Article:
Local, regional bourses climb

This article is more than 12 months old

The feel-good effects of Wall Street gains and rising crude oil prices are being felt

The Straits Times Index (STI) finished 8.9 points, or 0.3 per cent, higher at 3,336.72 yesterday, ahead of the US Federal Reserve decision that is largely expected to remain unchanged.

A combination of upbeat factors, including overnight gains on Wall Street and rising crude oil prices, also fuelled gains in the local stock market and elsewhere in the region.

While the absence of a press conference by Fed chief Janet Yellen and any summary of economic projections could take away a "chunk of the excitement", investors would most probably scrutinise the policy statement for clues on the tightening plan, said FXTM research analyst Lukman Otunuga.

"Many questions still remain unanswered over both the timings and pace of rate hikes, which may weigh on the minds of Fed-watchers ahead of the rate decision," he said, adding that if at all, any unexpected surprises from the post-meeting policy statement may come in the form of inflation concerns.

Stubbornly low inflation this year has been a concern to Fed officials who have targeted a 2 per cent rate.

Other major Asian markets also gave a good show. Japan's Nikkei 225 rose 0.5 per cent, while Hong Kong's Hang Seng inched up 0.3 per cent. China's Shanghai Composite gained 0.1 per cent, and Australia's ASX 200 was up 0.9 per cent.

Wall Street gained overnight on the back of upbeat earnings, with the Dow Jones climbing nearly half a per cent, while the S&P 500 finished at a record high.

IG Markets' Jingyi Pan, in her morning note, said that a strong rally in crude prices, underpinned by the recent Organisation of the Petroleum Exporting Countries rhetoric and the report of a drawdown in US inventories, was also expected to add to the glow for Asian markets yesterday. She was right.


Latest figures showed that Singapore's manufacturing engines were all fired up for the 11th straight month last month, rising 13.1 per cent versus a year ago.

Analysts expect the strong industrial output data to prompt an upward revision for gross domestic product growth in the second quarter from the 2.5 per cent projection.

On the local bourse, some 2.7 billion shares worth $1.2 billion were traded, not vastly different from Tuesday's 2.8 billion shares worth $1.2 billion.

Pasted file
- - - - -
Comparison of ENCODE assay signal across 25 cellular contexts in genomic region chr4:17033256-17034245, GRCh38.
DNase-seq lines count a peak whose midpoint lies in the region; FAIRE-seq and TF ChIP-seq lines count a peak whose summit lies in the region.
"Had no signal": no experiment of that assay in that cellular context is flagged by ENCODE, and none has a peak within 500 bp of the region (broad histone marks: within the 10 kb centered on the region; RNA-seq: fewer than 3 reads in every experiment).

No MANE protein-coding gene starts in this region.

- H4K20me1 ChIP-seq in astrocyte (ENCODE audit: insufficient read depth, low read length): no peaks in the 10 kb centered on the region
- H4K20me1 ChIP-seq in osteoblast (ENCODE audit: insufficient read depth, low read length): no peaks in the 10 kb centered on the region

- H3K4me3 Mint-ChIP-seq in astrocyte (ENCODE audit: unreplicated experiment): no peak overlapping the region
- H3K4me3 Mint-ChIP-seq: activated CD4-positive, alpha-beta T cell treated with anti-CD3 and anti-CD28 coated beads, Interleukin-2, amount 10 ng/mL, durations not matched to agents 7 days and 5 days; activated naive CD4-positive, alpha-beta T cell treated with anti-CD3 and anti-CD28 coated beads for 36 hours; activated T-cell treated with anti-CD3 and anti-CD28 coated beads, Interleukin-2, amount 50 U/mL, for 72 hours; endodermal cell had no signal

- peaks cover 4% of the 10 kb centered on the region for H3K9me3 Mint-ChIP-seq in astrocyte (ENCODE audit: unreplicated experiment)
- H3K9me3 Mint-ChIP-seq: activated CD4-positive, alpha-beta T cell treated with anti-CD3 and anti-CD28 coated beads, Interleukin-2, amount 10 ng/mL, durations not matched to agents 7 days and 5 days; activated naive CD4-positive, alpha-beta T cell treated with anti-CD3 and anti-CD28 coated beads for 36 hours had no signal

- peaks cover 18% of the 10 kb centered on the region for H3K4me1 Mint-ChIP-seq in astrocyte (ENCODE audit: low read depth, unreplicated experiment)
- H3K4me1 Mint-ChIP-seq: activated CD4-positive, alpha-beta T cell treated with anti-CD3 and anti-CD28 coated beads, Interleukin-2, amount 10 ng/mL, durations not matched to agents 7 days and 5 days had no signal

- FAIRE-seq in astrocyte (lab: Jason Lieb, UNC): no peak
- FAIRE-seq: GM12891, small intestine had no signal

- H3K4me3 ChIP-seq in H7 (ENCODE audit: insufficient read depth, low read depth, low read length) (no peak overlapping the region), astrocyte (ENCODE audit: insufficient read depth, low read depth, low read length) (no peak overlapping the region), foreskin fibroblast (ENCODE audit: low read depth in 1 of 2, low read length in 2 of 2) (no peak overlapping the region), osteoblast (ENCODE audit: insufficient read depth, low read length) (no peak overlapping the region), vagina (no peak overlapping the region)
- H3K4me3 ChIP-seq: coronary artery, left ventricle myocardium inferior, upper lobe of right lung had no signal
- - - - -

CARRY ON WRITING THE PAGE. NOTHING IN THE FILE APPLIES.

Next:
In its latest market focus, DBS Research said it expects some "interest rotation" from leading sectors - banks, properties and technologies to industrials and capital goods including rig builders - as the economic recovery shifts from early towards mid-expansion.

On the back of this, the house is positive over Sembcorp Industries, Sembcorp Marine and Keppel. Sembcorp Industries closed unchanged at $3.34, while Sembcorp Marine closed 3.5 Singapore cents, or nearly 2 per cent lower, at $1.76. Keppel fell eight Singapore cents, or 1.2 per cent, to $6.52.

Banking stocks led the day's gains with DBS Bank rising 29 Singapore cents, or 1.3 per cent, to $21.89, followed by OCBC Bank, which finished at $11.25 after rising seven Singapore cents, or 0.6 per cent.

United Overseas Bank was up eight Singapore cents, or 0.3 per cent, at $24.28. Gains from the three banking stalwarts added nearly 10 index points to the STI.

CNMC Goldmine Holdings shed 1.5 Singapore cents, or 5 per cent, to 28 Singapore cents following an announcement that it expects to post "significantly lower profit" for the second quarter due to lower ore grades.

Kris Energy gained 0.6 Singapore cent, or 4 per cent, to 15.2 Singapore cents, and was one of the most actively traded for the day with 41 million shares worth $6.4 million done. This could have been fuelled by rising oil prices.

This article appears in The Business Times today. For full listings of SGX prices, go to